Between the Old Paganism and the New, I'll Take the Old.
[Language Alert--one bad word deployed below. You've been warned.]
Old Paganism was free of cant.
Permit me to borrow Peter Kreeft's definitions, and note that I'm not referring to Wicca, etc.--actual religious paganism. The latter more closely resembles Old Paganism, which, as Kreeft notes, had a lot worth acknowledging. I know some doggedly pro-life Wiccans, for starters.
No, the New Paganism acknowledges nothing but man, and nothing beyond him. However, it shares one vital tenet with the Old: If society says you do not count, you do not count.
Consider this letter from a Roman pagan named Hilarion to his pregnant wife, Alis, in the year 1 B.C.:
Know that I am still in Alexandria. And do not worry if they all come back and I remain in Alexandria. I ask and beg you to take good care of our baby son, and as soon as I receive payment I shall send it up to you. If you are delivered of a child [before I come home], if it is a boy keep it, if a girl discard it. You have sent me word, "Don't forget me." How can I forget you? I beg you not to worry.
Quoted in Rodney Stark's The Rise of Christianity (Princeton University Press 1996), pp. 97-98. Ponder the chilling third sentence, blunt as it is, nestled in the midst of obvious loving concern for wife and son. Hilarion was a Roman paterfamilias, the father as head--more accurately, god--of the family, legally able to do with the other members as he wished. Alis' feelings on the matter meaning precisely bupkis. If you ever wonder at the common phenomenon of convinced pagan men marrying Christian women in Roman times, wonder no longer: pagan girls were in short supply.
As horrific as Hilarion's words are, at least he does not try to hide behind a cloud of euphemism or evasion to deny the obvious. If the little woman has a girl--sorry, don't want one. She has to die. Hilarion doesn't try to justify himself with a clump of buzzwords or feigned bafflement.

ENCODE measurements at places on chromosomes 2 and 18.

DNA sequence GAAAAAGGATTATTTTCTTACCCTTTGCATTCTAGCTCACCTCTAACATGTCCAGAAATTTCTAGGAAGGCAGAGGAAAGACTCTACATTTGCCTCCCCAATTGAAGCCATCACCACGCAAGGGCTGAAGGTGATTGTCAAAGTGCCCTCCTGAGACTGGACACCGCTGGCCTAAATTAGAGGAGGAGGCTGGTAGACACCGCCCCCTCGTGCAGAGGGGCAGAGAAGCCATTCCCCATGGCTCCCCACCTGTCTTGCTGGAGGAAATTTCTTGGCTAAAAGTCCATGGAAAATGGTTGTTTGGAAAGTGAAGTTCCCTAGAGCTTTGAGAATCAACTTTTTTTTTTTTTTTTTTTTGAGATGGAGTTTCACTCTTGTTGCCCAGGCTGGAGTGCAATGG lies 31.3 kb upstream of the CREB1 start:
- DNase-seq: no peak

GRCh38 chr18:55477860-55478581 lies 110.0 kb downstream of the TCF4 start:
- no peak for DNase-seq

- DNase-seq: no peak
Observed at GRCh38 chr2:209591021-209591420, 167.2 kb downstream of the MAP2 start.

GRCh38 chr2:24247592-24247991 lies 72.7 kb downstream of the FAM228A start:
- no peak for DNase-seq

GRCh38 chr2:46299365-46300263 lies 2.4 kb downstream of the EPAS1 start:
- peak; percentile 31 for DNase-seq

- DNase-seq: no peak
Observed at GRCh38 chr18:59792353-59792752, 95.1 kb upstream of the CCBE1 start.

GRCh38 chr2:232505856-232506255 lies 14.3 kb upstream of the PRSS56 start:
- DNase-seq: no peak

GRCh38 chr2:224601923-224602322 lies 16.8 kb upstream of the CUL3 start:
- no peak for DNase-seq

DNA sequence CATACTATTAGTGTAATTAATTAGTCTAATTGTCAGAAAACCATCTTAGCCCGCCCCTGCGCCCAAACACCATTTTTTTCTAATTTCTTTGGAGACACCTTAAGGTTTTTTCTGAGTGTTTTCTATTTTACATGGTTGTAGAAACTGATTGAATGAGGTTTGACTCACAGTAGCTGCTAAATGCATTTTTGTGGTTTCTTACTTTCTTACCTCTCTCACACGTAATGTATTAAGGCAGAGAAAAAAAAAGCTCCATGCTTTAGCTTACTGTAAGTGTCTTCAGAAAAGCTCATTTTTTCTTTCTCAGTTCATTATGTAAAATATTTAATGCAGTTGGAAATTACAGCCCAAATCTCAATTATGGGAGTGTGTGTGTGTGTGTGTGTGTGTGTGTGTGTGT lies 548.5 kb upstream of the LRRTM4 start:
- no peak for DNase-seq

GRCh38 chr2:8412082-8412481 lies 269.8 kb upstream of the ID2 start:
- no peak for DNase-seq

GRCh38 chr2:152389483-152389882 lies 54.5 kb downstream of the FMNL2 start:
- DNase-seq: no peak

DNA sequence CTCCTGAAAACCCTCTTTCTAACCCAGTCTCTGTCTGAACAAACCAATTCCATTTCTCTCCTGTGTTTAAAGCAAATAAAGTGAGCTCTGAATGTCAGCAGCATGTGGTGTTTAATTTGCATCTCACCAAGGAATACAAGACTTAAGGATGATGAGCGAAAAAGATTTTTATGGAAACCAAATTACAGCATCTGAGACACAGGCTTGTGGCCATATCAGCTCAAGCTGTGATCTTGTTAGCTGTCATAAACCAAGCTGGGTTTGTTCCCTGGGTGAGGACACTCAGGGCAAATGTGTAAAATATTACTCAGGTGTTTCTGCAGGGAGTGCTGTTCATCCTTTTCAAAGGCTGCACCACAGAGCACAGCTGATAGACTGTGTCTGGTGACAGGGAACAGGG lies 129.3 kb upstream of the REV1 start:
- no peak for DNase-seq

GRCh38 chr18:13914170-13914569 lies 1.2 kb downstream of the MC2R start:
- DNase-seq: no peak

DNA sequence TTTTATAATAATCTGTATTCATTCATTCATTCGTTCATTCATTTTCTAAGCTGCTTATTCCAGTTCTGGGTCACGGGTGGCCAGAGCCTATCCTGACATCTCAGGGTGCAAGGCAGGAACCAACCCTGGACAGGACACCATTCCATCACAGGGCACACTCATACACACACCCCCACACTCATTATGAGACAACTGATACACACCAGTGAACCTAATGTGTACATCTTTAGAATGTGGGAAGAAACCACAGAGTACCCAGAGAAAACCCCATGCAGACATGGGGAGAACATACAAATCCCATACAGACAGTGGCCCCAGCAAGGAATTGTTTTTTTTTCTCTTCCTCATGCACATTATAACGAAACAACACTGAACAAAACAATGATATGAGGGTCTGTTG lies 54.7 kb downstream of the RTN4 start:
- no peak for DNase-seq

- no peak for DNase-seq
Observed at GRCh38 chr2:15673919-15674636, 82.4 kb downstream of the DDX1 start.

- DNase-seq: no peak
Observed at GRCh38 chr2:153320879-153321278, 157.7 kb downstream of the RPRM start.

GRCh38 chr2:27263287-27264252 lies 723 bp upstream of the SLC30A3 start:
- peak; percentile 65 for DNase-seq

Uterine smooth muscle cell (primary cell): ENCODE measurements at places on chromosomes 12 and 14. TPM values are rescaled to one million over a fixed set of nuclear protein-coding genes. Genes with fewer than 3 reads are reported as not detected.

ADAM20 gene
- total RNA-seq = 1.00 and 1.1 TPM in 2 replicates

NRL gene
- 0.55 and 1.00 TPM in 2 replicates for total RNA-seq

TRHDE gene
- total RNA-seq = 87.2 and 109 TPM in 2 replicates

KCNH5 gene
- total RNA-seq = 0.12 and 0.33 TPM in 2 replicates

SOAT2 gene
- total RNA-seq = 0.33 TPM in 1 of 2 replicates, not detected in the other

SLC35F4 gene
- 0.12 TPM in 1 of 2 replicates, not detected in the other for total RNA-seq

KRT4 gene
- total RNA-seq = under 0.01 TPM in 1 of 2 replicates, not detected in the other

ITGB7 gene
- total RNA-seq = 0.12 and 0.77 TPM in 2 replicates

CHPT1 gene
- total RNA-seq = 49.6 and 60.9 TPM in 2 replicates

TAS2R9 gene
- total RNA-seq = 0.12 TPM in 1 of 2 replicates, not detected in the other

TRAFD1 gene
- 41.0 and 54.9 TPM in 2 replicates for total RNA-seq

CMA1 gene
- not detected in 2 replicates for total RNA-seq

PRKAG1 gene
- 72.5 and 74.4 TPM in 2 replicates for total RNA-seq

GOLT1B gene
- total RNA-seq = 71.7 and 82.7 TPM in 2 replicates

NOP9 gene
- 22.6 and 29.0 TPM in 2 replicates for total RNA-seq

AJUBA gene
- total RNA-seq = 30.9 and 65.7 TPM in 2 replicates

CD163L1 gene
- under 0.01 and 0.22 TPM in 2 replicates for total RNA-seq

Compare Hilarion to Dr. Leroy Carhart:
This [partial birth abortion ban] act covers every D[ilation] & E[xtraction] that I did," Carhart said. "Everything that I do to cause an abortion is an overt act."
Carhart said at least once a month, an entire fetus is expelled from the mother during a D&E he is performing. "The fetuses are alive at the time of delivery," he said. There is a heartbeat "very frequently."
I urge you to peruse the D&E link first. Don't be afraid, it's just Anthony Kennedy's dissenting Supreme Court opinion in Carhart's challenge to the Nebraska partial birth abortion ban, and explains the good doctor's credentials (he has no hospital privileges anywhere in the U.S.) and trade (abortions done any time during the pregnancy). I'll wait here while you do. Take your time.
All done? Good. Now, normally, you might think that if you dismember a living baby after it becomes entirely free from the woman's body, you'd get the gas pipe. So would Dr. Carhart, if he grabbed a baby out of a stroller on the streets of Omaha and did so, even with Mom's consent.
But inside his clinic, anything goes, because he throws up chaff like "choice," "health," "procedure," "D&E," and--most importantly, "fetus." We can almost admire Hilarion--he was ordering his wife to kill a "girl," not a "fetus." No euphemistic bullshit there. Hell, Hil probably would have vomited at what Carhart does--all he was asking Alis to do was expose his daughter to the elements, not shred her.
[FYI Fun Fact! As between Dr. Carhart and the "fetus'" father, Dr. Carhart is the only one with legal standing to say anything about the process.]
Next, consider Dr. Maureen Paul, another licensed caregiver:
In San Francisco, a chief medical officer for Planned Parenthood testified that she chooses methods of abortion that violate the new law because they are among the safest options.
Asked by a government lawyer whether the fetus exhibits pain during the procedures, Maureen Paul replied, "I have no idea what you mean."
Sure. And I have no idea why Mr. Hand is turning into Mr. Fist. Again, Hilarion didn't try the mushroom treatment with Alis. "She won't feel a thing, honey--she's a newborn. It's like going to sleep." Nope, none of that twaddle.
Then again, the above examples demonstrate how the New Paganism is smarter than the Old. The Old approach really wouldn't work with our squeamish society. At least not yet. Euphemistic dodges help people rationalize the unthinkable, and even perform it. Under the Old, Alis had to acquiese in her husband's decision to destroy her child. However, the New has convinced Alis that she has an unfettered "right" to do so, and what's more, she can pay Drs. Carhart and Moss a few grand for the privilege of playing the discard.
All she has to do is march every January in the anniversary celebration of that "right" and vote to protect the medical paterfamilias who want to flush her daughter as they see fit.